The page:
There’s a very traditional way of protesting in Washington: People come with their signs, parade up and down the Mall or Pennsylvania Avenue NW, and then move on, like a cloud of locusts passing over a field. The only way of measuring impact is through crowd counts. Usually, lawmakers aren’t even around to see those numbers.

This month, protesting has evolved. Two groups of demonstrators on McPherson Square and Freedom Plaza, which arose separately and remain independent from each other, have made camp for the foreseeable future on their respective plots of federal land. Since establishing themselves in early October, both have grown exponentially, with tents filling in the rectangles and infrastructure becoming more solid and complex. Residents wave off questions about their departure date. Why even acknowledge the end of an occupation before it happens?

The explicitly political content of the occupation shows up on signs and during daily forays into surrounding areas for protests. But the occupiers don’t actually spend much time talking about what they want from government. Having specific demands would just legitimize the system, some say—not to mention alienate participants who might not agree with them, and set the standards by which they might succeed or fail.

What they do spend time talking about is how to keep everyone housed, fed, safe, healthy, and entertained. With this protest, logistics are political too: By creating a self-contained, self-governing, radically transparent and egalitarian community, they’ll model how the rest of society ought to work.

The Occupy movement is all over the United States by now. In Washington, though, it carries a special significance. Controlled by the National Park Service, the District’s downtown parks have always functioned either as manicured show spaces or staging grounds for transitory protests. But they never felt lived in—think of Franklin Square, which is still like a black hole in the middle of the central business district—until the occupiers broke the rules. And that’s a revolution D.C. residents should get behind.


Not all occupations are created equal, of course. The District’s two encampments are subtly different beasts, in large part due to the nature of the space they inhabit.

Consider McPherson Square. Its layout mimics the form of a city: There’s more earth than concrete, which allows a separation between the “residential” areas and paved spaces for transit and discussion. The mature trees serve as landmarks—“Meet by that oak,” you might say—and as shelter from both the sun and the rain. It’s surrounded by restaurants, residences, hotels, and offices that are all open to the street, creating a natural circulation of people who stop and stay a while on their way to lunch or appointments or the Metro.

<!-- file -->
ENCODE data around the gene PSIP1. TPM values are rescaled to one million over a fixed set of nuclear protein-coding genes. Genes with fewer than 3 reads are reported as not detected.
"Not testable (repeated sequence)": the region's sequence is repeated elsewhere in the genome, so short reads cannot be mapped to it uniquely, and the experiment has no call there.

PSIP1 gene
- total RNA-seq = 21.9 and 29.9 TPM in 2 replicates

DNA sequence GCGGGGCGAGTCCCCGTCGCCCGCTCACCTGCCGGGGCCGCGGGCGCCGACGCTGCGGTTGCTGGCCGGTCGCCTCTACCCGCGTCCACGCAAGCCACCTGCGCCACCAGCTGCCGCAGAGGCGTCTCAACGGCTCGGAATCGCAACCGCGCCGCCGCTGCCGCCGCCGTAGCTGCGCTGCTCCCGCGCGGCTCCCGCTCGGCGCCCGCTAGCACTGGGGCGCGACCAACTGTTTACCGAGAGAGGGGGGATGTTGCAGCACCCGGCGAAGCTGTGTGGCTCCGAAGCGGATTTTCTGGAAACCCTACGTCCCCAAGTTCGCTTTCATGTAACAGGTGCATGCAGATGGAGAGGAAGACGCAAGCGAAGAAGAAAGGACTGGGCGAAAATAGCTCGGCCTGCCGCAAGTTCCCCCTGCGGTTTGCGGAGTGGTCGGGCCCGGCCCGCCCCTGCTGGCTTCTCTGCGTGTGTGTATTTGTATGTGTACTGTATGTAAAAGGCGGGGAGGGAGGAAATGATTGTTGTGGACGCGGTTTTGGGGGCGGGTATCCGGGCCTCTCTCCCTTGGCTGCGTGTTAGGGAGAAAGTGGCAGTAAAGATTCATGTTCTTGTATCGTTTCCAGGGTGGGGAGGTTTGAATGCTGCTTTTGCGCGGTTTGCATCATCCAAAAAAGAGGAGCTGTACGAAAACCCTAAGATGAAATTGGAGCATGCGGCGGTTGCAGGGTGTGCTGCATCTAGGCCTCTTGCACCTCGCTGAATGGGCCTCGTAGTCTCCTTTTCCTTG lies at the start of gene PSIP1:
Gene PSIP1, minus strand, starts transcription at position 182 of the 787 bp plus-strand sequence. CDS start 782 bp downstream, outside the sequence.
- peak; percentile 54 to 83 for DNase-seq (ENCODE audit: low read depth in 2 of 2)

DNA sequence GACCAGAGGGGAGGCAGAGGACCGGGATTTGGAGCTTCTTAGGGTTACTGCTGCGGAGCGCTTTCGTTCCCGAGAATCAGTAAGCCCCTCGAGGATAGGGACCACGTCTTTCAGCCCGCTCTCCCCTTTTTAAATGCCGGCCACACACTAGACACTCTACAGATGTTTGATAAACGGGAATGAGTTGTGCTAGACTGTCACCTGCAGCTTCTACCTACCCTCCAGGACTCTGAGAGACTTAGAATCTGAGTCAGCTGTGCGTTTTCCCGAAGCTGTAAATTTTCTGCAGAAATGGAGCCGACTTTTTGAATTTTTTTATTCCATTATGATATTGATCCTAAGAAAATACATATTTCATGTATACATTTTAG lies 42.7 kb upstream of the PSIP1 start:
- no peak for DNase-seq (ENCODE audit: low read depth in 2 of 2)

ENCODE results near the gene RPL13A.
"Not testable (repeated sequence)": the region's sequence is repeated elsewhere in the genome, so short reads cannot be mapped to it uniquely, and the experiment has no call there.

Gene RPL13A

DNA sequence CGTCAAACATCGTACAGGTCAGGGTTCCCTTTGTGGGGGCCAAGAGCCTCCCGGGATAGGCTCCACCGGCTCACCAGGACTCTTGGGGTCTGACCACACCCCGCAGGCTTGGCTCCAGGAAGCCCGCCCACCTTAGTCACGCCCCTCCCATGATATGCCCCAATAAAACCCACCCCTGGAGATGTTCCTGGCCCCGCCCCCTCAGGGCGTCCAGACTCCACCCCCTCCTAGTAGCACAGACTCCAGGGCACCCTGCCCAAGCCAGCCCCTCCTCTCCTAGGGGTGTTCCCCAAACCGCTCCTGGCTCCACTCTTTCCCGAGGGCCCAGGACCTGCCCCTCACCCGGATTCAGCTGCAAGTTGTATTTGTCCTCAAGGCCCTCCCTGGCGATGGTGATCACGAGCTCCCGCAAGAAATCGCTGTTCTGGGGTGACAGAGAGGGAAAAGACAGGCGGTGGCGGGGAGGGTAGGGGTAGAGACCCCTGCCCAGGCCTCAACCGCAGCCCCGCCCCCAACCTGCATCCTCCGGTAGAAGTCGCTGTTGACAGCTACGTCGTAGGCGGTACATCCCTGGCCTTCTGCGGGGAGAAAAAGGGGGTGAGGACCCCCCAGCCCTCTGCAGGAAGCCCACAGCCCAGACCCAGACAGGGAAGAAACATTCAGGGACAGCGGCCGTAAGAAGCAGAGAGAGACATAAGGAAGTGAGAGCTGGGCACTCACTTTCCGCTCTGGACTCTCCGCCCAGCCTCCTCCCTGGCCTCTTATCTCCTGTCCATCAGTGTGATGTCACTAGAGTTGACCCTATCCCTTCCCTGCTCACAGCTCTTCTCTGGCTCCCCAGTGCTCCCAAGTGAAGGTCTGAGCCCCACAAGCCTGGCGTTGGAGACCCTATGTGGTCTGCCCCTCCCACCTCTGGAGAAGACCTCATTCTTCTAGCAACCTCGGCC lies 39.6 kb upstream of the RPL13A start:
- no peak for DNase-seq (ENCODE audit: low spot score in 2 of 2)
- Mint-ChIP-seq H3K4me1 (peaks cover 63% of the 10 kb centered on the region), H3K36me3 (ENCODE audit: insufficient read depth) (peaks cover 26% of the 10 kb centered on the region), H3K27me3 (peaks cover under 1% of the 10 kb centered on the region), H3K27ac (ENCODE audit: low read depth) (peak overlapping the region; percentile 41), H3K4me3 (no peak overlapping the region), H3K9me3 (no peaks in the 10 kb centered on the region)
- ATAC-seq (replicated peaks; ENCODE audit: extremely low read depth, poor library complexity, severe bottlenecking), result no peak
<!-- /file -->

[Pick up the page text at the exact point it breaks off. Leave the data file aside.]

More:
That layout has helped the square develop its own internal geography. The west side is the most cosmopolitan, with communal tents for food, supplies, information, and medical help lining both sides of a wide pathway that serves as a main avenue. Other tents house media, technology, and finance along a side street. These thoroughfares are the most congested, as passersby stroll through, browse at the lending library, sit on a bench, or stop to chat at the information station without getting in anyone’s way. There are a few clever plays on the building blocks of urban life: A plastic bin with dry socks functions as a “sock exchange” and a water fountain has been converted into an “aqueduct” for filling gallon jugs using split bamboo poles, duct tape, and string.

Most of the encampment’s public business takes place on the park’s southwest lawn, which is clear of tents, creating plenty of room for the 50-odd people who crowd in a tight circle for each evening’s General Assembly. Until recently, when they started building a wooden-framed base of operations near the center of the park, the “de-escalation team”—charged with defusing any conflicts and policing the park for drugs and alcohol—had been posted on the park’s northern boundary, where they could intercept nighttime partiers coming off K Street NW.

The park’s makeshift housing is organized as well. A plan for marking tents with street addresses is in the works, and one concrete path has already been named “Gandhi Avenue.” The original inhabitants lived in the northwest corner, but rain took its toll on the grass. They moved to the park’s central panel and tried to re-seed the mud. The fringes of the park are more suburban, where people have moved to get away from noise and activity in the middle of the park at night. The southeastern corner is a planned community, having been outfitted with large Coleman tents for visitors and the homeless.